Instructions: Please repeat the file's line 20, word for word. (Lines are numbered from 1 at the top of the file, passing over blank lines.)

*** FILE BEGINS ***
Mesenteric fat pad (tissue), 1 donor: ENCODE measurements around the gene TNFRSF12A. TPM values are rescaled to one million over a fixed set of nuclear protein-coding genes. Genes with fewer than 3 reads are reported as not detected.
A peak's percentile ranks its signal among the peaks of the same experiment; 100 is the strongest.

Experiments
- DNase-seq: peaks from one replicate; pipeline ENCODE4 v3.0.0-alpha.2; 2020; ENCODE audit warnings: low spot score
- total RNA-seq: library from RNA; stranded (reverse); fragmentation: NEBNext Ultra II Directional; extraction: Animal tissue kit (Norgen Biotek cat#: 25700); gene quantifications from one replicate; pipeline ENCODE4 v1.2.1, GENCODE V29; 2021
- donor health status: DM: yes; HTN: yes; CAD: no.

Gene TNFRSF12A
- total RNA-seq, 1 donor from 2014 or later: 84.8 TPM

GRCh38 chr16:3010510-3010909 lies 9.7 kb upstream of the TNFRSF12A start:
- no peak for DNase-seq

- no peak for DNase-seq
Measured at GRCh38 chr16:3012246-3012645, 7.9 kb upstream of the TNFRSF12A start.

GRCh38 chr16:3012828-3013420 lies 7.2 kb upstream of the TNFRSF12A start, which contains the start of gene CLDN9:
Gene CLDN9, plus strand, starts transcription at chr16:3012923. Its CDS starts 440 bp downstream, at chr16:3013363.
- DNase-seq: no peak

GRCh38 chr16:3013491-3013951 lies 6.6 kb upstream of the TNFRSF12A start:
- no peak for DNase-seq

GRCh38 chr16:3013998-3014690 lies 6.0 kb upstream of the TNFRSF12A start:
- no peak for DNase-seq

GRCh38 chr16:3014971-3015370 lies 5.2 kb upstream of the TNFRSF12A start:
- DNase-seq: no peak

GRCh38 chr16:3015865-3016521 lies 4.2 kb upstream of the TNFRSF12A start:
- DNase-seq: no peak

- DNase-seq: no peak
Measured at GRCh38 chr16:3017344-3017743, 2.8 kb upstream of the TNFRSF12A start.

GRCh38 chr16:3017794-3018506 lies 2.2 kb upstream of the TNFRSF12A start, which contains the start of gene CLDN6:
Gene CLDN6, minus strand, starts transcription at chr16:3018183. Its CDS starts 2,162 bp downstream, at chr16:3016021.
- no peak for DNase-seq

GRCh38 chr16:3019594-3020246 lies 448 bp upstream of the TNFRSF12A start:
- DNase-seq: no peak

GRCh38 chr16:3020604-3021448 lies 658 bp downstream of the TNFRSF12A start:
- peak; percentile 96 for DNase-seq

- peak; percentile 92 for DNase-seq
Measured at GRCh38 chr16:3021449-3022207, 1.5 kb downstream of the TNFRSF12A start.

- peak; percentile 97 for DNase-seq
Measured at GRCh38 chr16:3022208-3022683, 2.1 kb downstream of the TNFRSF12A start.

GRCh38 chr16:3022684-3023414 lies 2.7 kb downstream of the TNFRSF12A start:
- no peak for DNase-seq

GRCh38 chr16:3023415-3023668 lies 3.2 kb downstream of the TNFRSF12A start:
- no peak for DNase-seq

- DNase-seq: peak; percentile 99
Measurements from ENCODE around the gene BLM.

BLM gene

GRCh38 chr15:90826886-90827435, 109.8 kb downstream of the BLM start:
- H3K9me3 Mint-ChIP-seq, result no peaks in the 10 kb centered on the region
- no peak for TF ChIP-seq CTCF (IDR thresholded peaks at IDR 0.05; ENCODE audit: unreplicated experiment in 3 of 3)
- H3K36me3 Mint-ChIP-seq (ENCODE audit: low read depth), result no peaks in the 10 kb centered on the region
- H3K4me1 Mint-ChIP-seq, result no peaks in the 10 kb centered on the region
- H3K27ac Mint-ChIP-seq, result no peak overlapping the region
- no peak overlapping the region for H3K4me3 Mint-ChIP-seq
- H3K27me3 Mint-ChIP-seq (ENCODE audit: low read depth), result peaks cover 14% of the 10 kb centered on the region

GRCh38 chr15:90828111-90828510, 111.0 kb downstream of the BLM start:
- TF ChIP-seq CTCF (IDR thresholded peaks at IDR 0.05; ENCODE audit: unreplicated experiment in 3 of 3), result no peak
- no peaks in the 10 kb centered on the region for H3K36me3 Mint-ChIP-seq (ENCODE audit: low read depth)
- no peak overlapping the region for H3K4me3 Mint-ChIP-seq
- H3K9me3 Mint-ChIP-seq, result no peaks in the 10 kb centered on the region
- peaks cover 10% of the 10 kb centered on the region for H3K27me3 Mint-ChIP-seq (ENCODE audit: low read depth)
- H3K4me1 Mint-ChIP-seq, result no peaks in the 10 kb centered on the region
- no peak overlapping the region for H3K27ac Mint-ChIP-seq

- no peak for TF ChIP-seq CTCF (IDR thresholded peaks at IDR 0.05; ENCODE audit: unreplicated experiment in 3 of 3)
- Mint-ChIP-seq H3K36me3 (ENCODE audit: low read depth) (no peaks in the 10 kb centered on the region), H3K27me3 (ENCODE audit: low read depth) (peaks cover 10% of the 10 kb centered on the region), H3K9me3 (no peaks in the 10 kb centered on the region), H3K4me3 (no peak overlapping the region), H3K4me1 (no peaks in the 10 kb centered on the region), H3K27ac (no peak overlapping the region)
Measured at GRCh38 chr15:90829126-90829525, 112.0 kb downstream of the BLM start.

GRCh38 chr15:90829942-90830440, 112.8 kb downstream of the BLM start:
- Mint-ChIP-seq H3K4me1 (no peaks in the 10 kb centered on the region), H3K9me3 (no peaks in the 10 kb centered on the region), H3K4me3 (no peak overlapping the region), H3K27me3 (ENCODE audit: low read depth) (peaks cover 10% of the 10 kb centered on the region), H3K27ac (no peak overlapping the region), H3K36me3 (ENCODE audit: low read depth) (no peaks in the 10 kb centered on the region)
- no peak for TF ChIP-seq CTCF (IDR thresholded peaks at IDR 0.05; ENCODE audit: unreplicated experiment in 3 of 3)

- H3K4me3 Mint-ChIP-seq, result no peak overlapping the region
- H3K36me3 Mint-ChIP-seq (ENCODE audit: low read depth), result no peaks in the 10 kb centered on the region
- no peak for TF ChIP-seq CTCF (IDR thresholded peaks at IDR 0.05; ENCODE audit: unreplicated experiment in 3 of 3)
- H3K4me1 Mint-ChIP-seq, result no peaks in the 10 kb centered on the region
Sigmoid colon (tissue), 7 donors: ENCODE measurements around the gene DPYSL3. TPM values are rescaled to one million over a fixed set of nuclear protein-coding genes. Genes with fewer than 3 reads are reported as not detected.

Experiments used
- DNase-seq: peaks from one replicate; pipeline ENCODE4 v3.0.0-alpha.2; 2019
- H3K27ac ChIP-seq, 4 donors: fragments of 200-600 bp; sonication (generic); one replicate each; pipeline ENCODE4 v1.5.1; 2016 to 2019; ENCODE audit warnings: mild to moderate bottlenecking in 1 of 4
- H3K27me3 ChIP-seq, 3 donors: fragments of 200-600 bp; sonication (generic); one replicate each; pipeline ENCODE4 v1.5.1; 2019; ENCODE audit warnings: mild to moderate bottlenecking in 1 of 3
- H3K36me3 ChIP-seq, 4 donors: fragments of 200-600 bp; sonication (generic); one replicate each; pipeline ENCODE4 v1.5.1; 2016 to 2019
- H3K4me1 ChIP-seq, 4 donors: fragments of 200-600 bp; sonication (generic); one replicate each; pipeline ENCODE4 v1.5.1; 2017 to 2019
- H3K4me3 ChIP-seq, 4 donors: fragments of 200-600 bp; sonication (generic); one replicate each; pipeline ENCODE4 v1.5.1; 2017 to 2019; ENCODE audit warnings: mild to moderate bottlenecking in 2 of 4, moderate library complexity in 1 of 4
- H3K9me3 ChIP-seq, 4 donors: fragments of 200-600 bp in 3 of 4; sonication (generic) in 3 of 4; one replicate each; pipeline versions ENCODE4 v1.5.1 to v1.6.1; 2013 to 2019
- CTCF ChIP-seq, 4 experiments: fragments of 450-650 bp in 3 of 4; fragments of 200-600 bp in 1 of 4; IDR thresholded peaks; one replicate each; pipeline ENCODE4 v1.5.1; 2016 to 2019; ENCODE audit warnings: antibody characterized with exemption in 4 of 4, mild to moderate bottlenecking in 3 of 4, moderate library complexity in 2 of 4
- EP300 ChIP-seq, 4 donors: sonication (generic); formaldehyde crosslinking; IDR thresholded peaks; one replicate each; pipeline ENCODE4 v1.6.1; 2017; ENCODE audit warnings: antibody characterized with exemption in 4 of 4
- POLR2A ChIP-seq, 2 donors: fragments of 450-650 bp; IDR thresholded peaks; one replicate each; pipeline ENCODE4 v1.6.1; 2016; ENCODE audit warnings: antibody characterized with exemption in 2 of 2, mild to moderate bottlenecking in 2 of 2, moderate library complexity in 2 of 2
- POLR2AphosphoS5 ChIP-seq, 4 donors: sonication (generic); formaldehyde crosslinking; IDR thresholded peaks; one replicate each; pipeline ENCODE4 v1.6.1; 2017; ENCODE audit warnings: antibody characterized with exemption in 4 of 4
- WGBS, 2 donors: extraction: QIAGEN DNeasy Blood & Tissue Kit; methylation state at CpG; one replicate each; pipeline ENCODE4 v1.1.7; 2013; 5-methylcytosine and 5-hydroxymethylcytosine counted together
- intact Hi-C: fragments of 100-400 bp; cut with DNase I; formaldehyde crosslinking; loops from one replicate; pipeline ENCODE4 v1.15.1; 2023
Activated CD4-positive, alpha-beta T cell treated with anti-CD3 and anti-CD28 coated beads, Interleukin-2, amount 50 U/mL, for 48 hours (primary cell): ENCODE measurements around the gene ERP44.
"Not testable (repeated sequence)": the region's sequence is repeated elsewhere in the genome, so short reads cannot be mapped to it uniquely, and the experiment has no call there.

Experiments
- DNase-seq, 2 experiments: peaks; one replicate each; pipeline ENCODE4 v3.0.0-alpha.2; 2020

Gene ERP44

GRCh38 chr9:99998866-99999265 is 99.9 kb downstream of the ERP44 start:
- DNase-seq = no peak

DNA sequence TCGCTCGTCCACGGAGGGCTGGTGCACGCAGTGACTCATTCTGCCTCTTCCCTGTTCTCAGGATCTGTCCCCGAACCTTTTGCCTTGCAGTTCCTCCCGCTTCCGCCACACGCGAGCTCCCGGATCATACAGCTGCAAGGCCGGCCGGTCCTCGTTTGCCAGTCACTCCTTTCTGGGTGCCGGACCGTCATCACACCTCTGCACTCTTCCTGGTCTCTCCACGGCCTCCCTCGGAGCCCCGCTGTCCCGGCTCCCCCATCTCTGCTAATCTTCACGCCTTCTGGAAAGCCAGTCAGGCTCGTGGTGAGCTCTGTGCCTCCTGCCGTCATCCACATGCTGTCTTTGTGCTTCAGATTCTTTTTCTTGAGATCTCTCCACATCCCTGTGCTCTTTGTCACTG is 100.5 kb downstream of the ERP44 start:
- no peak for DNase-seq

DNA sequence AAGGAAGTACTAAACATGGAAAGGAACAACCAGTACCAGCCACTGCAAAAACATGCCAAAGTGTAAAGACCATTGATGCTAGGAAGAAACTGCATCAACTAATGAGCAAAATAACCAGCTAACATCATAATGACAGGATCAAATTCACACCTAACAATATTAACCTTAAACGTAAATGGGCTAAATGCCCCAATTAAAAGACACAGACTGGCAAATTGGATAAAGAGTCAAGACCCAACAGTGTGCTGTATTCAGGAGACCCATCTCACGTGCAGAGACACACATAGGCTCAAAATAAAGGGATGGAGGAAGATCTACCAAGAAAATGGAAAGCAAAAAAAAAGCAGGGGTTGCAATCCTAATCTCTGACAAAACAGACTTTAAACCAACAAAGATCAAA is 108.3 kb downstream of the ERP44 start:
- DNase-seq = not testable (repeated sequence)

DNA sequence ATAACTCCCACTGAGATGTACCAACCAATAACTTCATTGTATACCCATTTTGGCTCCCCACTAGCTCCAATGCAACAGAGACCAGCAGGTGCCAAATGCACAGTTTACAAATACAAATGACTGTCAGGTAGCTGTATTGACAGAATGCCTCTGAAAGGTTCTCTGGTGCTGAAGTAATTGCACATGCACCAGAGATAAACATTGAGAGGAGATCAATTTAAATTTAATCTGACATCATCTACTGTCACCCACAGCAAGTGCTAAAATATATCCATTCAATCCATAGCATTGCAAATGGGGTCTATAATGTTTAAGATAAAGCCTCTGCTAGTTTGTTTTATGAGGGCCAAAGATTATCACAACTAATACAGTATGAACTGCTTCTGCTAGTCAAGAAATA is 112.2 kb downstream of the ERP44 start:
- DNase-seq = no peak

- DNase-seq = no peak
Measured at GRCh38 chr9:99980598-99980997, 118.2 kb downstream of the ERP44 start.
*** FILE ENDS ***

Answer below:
GRCh38 chr16:3014971-3015370 lies 5.2 kb upstream of the TNFRSF12A start: